An upper endoscopy, often referred to as endoscopy, EGD, or esophago-gastro- duodenoscopy, is a procedure that allows a physician to directly examine the upper part of the gastrointestinal (GI) tract, which includes the esophagus (swallowing tube), the stomach, and the duodenum (the first section of the small intestine) .
The physician who performs the procedures, known as an endoscopist, has special training in using an endoscope to examine the upper GI system, looking for inflammation (redness, irritation), bleeding, ulcers, or tumors.
REASONS FOR UPPER ENDOSCOPY
- Unexplained discomfort in the upper abdomen
- GERD or gastroesophageal reflux disease, (often called heartburn) (See “Patient information: Gastroesophageal reflux disease in adults”)
- Persistent nausea and vomiting
- Upper GI bleeding (vomiting blood or blood found in the stool that originated from the upper part of the gastrointestinal tract). Bleeding can be treated during the endoscopy.
- Difficulty swallowing; food/liquids getting stuck in the esophagus during swallowing. This may be caused by a narrowing (stricture) or tumor. The stricture may be dilated with special balloons or dilation tubes during the endoscopy.
- Abnormal or unclear findings on an upper GI x-ray, CT scan or MRI.
- Removal of a foreign body (a swallowed object).
- To check healing or progress on previously found polyps (growths), tumors, or ulcers.
Specific instructions regarding how to prepare for the examination will be given before the procedure. These instructions are designed to maximize the patient’s safety during and after the examination and to minimize possible complications.It is important to read the instructions ahead of time and follow them carefully. Do not hesitate to call the physician’s office or the endoscopy unit if there are questions.Patients may be asked not to eat or drink anything for up to eight hours before the test. It is important for the stomach to be empty to allow the endoscopist to visualize the entire area and to decrease the possibility of food or fluid being vomited into the lungs while under sedation (called aspiration).Some patients will be asked to adjust the dose of their medications or to eliminate specific medications (such as aspirin-like drugs) for a period of time before the examination. Patients should discuss their medications with their physician in advance of their appointment for the endoscopy.Patients should arrange for a friend or family member to escort them home after the examination. Although the patient will be awake by the time they are discharged, the medications used for sedation cause temporary changes in the reflexes and judgment and interfere with the ability to drive or make decisions (similar to the effects of alcohol).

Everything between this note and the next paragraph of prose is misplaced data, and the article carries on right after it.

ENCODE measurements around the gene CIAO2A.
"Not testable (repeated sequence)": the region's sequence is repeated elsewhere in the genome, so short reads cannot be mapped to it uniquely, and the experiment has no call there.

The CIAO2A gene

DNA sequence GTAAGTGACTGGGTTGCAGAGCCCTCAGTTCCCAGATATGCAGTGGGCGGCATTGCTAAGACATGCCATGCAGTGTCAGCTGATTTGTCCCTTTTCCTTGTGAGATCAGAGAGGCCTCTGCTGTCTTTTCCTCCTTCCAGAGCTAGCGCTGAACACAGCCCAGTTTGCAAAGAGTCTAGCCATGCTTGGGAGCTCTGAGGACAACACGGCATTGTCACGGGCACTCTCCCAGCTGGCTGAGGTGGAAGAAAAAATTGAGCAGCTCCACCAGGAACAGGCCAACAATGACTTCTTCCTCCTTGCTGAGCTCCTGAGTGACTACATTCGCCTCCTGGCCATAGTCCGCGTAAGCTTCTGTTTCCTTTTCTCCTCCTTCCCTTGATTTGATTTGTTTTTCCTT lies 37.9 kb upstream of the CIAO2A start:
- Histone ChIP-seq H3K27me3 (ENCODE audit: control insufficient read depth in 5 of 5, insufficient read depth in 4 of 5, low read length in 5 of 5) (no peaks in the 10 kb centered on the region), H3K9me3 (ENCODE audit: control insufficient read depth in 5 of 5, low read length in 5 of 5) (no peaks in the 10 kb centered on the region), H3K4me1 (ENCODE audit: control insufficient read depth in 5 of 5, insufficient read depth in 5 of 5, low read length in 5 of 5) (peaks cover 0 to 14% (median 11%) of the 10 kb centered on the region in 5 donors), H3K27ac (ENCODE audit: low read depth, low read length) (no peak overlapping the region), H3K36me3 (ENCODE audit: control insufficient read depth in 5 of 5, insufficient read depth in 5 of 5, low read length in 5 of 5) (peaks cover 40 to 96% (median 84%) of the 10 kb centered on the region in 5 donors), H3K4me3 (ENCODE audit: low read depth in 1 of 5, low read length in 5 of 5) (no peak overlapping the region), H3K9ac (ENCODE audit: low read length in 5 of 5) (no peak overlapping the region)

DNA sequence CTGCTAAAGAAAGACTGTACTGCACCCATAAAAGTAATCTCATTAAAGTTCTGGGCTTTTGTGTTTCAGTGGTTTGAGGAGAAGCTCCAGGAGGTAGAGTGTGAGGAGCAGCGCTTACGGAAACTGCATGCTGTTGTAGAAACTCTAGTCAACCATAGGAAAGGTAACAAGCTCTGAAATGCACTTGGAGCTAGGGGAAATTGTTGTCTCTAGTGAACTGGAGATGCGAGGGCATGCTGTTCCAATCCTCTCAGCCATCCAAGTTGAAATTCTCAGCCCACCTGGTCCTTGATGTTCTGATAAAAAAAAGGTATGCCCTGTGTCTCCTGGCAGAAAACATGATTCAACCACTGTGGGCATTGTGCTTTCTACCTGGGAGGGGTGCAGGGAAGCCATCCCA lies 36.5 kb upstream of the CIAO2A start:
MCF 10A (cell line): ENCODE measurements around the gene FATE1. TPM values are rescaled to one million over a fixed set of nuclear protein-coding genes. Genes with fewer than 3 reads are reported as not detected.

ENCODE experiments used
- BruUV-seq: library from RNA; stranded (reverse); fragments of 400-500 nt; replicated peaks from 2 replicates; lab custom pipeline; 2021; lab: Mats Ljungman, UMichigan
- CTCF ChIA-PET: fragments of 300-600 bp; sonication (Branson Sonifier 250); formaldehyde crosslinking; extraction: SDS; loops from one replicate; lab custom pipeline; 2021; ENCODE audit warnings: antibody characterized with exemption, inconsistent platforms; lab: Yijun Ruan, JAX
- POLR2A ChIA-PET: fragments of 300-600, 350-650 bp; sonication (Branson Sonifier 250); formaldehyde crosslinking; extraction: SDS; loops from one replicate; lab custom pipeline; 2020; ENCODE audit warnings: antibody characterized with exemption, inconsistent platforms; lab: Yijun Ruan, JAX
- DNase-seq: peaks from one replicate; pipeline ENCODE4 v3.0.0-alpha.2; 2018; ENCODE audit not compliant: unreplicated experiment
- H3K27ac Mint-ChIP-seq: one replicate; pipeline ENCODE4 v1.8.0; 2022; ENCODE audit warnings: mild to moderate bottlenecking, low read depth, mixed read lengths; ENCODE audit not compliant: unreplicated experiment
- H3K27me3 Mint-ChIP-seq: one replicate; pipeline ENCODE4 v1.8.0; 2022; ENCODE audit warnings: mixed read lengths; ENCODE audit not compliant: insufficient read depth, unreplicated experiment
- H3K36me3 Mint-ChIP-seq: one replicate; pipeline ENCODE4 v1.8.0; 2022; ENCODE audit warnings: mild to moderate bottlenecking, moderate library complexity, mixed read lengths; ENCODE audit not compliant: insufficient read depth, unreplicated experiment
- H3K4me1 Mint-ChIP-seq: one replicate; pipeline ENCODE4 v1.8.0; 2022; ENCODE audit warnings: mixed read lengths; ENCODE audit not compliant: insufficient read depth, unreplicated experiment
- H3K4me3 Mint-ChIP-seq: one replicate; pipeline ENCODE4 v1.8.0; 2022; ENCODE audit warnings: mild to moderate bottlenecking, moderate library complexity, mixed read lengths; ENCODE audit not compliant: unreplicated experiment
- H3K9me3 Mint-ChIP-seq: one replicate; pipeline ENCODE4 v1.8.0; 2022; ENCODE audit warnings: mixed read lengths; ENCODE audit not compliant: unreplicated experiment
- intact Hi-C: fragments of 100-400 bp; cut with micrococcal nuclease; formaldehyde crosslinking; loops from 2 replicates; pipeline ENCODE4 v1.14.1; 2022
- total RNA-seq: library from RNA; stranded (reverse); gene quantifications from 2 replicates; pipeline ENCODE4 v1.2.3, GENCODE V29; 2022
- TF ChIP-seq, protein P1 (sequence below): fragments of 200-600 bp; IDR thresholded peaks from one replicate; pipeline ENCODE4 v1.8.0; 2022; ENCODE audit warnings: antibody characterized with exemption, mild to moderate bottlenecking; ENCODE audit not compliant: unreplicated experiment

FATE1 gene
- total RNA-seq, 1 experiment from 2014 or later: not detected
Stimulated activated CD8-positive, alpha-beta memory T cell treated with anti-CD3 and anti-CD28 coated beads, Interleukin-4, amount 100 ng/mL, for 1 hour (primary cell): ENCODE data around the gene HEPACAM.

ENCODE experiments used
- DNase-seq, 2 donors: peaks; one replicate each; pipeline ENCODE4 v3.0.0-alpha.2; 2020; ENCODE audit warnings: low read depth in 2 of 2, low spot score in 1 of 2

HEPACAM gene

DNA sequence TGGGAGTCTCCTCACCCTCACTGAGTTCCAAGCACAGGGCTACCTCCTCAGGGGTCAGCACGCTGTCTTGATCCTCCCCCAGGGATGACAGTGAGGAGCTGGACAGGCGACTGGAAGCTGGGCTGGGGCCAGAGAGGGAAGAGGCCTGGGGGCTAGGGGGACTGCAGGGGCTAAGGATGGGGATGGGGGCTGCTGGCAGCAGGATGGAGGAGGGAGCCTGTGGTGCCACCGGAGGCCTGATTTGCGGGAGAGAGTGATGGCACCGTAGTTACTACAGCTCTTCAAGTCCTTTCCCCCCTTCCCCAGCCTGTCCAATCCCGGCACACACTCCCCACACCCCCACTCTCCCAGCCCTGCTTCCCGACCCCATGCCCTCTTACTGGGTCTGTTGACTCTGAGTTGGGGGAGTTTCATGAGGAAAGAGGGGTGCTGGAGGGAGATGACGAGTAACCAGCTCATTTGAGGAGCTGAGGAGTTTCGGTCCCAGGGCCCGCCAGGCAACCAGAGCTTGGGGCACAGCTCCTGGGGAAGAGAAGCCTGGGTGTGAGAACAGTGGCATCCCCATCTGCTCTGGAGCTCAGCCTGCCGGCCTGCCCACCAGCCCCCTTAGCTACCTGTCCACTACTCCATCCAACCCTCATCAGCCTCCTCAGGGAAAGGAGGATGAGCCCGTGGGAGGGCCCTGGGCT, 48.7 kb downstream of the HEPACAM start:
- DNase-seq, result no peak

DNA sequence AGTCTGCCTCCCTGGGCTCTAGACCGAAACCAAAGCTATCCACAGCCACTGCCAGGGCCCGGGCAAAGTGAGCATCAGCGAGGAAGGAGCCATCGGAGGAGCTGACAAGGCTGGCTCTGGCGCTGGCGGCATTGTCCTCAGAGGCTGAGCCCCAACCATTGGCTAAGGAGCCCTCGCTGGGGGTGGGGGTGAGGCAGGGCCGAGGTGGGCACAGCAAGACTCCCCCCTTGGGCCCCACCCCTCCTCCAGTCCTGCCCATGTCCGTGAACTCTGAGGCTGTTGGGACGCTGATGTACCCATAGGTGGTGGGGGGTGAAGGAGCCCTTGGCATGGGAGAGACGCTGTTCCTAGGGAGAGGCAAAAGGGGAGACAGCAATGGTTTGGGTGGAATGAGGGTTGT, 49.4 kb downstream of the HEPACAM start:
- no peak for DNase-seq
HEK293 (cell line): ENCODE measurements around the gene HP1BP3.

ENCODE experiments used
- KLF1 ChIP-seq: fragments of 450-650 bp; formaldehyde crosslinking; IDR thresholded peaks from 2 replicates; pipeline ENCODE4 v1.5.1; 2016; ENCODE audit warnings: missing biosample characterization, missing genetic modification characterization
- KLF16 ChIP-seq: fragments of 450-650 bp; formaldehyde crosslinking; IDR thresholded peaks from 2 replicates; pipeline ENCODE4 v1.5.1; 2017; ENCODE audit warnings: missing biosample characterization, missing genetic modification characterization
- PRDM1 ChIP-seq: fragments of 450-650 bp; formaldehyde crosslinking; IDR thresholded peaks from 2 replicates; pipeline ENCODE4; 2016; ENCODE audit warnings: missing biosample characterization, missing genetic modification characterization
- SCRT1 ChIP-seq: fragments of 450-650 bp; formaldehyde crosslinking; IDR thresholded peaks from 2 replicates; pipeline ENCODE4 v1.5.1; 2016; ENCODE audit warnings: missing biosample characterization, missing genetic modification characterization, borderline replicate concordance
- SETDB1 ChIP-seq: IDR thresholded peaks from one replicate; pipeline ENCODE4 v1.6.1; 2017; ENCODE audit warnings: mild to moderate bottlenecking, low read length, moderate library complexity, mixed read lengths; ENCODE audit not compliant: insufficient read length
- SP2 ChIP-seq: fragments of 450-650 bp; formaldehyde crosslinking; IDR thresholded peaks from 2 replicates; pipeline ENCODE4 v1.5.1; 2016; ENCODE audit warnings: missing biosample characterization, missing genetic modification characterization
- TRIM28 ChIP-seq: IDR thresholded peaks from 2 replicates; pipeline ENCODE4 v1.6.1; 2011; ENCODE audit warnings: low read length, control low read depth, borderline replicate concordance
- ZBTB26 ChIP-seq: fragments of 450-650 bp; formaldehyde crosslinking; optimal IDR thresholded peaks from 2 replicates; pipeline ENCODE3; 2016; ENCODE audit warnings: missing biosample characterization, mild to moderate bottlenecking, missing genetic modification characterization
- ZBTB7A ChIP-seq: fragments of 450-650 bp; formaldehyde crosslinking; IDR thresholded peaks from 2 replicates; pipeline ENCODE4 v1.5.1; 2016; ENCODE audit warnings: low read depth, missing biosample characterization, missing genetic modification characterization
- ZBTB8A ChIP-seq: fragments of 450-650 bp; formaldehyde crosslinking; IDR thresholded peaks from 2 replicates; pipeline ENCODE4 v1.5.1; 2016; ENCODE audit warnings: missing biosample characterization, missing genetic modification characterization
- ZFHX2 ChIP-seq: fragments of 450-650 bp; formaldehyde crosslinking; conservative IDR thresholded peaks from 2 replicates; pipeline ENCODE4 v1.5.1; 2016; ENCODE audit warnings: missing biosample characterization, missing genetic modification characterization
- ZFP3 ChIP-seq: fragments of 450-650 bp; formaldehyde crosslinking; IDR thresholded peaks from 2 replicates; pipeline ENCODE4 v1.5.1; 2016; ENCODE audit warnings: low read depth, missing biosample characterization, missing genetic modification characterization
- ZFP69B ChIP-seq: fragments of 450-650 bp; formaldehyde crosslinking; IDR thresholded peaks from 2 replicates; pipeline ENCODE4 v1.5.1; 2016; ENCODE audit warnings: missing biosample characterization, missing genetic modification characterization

WHAT TO EXPECT
Prior to the endoscopy, the staff will review the patient’s medical and surgical history, including current medications. A physician will explain the procedure and ask the patient to sign consent. Before signing the consent, the patient should understand all the benefits and risks of the procedure, and should have all of their questions answered.An intravenous line (a needle inserted into a vein in the hand or arm) will be started to administer medications. The intravenous line insertion feels like a pin prick, similar to having blood drawn. Most of the time, patients are given a combination of a sedative (to help the person relax), and a narcotic (to prevent discomfort). An anesthesiologist (a physician specially trained in administering deep sedation) or a CRNA (Certified Registered Nurse Anesthetist) may also participate in the procedure.Although most patients are sedated for the examination, many tolerate the procedure well without any medication.
Vital signs (blood pressure, heart rate, and blood oxygen level) will be monitored before, during, and after the examination. The monitoring is not painful. Oxygen is often administrated during the procedure through a nasal cannula (a small tube that sits under the nose and is fitted around the ears). For safety reasons, dentures should be removed before the procedure.